By Dan Kennedy • The press, politics, technology, culture and other passions

Mapping potholes with help from readers is using SeeClickFix to produce a pothole map for Greater Boston. The New York Times recently reported on SeeClickFix, which is based in New Haven. Simple technology plus community interaction — what more do you want?


Surfs pounds Gloucester coast


Bill Dedman’s “investigative slideshow”


  1. L.K. Collins

    This map has been available for years. It ain’t no scoop.

    You’re late to the party, Dan.

  2. This is a most cool thing, but: It looks like once a pothole is added, it’s never taken off. I spotted one report that is 398 days old. Does that mean it’s never been fixed, or just that nobody’s following up?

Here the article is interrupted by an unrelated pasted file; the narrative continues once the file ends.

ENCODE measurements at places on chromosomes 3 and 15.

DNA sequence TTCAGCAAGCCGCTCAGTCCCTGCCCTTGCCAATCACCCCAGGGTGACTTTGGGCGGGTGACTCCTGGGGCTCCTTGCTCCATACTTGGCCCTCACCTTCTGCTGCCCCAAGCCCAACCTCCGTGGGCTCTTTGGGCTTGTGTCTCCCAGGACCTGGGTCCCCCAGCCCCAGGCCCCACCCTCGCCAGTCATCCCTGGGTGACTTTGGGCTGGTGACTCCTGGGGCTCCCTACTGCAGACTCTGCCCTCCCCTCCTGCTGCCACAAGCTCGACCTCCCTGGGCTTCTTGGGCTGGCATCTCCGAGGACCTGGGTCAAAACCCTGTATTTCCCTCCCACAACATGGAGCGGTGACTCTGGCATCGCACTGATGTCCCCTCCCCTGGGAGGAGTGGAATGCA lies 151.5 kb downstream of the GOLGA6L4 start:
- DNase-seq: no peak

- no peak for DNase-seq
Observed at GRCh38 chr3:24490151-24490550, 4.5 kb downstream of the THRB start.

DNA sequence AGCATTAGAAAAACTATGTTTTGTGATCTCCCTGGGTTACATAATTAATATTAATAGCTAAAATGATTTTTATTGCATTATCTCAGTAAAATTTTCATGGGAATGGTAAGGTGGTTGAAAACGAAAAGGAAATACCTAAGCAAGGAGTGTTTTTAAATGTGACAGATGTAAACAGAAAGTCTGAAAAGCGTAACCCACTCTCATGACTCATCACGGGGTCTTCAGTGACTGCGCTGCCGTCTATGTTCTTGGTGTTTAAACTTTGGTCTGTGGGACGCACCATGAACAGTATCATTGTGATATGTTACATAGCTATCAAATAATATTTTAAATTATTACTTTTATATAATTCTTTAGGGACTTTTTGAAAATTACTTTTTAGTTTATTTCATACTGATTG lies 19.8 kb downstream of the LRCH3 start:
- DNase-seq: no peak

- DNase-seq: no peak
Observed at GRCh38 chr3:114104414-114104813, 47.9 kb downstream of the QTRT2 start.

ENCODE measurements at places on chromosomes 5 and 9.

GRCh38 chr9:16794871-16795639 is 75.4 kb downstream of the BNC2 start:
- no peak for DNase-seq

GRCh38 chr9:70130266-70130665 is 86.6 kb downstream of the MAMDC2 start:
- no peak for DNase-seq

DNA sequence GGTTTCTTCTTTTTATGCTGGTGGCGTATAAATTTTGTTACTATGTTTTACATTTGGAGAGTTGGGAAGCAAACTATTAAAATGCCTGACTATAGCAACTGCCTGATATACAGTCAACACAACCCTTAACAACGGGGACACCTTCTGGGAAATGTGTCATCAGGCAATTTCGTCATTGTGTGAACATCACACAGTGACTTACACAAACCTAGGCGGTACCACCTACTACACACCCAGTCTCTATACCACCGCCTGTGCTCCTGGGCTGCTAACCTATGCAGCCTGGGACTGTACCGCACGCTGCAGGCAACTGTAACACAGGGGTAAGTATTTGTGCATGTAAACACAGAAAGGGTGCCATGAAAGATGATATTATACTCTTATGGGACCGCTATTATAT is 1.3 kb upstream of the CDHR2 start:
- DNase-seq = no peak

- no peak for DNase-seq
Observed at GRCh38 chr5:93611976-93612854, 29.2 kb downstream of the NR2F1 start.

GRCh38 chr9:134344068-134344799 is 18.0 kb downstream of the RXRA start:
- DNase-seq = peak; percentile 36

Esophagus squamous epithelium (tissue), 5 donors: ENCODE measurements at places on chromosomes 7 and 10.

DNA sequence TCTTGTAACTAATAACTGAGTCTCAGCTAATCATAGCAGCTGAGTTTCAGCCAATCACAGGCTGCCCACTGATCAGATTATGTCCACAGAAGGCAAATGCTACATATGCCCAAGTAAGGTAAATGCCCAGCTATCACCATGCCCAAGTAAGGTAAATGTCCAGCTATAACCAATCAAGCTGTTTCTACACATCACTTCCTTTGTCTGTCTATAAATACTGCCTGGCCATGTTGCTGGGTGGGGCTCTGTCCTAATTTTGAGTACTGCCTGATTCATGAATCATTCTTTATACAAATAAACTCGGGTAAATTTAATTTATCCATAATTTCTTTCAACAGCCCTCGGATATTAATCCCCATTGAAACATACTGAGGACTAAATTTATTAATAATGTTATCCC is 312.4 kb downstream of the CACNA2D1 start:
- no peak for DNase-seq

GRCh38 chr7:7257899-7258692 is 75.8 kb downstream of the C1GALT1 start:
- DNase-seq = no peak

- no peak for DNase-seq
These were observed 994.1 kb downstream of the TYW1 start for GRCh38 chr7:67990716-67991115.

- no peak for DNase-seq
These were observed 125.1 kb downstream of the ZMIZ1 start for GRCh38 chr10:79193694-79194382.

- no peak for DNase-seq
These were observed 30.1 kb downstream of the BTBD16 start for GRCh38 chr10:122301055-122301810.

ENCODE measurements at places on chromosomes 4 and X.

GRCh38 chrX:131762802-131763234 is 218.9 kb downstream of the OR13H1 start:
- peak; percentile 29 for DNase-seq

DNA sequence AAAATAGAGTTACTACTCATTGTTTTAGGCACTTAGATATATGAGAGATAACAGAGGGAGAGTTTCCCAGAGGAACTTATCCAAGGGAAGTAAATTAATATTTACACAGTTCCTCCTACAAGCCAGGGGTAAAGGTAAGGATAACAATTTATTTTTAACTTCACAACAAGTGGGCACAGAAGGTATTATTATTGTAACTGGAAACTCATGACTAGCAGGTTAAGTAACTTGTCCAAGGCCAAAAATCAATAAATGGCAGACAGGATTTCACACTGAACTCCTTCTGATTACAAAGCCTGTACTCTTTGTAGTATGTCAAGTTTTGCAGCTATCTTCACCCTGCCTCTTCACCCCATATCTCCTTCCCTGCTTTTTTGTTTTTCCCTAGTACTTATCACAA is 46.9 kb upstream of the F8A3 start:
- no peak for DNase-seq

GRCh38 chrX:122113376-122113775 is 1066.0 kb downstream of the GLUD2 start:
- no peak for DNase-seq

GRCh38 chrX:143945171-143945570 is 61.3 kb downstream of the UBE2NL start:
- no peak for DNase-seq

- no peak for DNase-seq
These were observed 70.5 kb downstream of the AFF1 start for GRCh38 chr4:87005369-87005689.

Compare with the city of Boston’s GIS Data Hub, which maps real-time status of pothole and other complaints:

    It has its own problems (the interface is slow and clunky), but ultimately more useful if you really want to track, say, potholes (or broken traffic lights).

  3. Michael Pahre

    Adam’s right. And the City of Boston has one important technical feature of their system: pothole issues immediately get routed straight to the appropriate public works site.

    I’ve dealt with the city on many constituent service requests of various kinds. While lethargic in other areas, they are very prompt in filling potholes. No need for an outside application.

    In fact, Boston has too many people employed filling potholes. Q: How many people and trucks does it take to fill a pothole in Boston? A: Three and two.

    Some say Il Duce was popular for making the trains run on time. Menino is popular for filling the potholes — and employing lots of people to do it.

  4. The City of Boston receives alerts directly from to the Public Works director.

    An issue can be closed if it is fixed.

    The City of Boston’s website is not transparent and as such is not a replacement for SeeClickFix in anyway.

Powered by WordPress & Theme by Anders Norén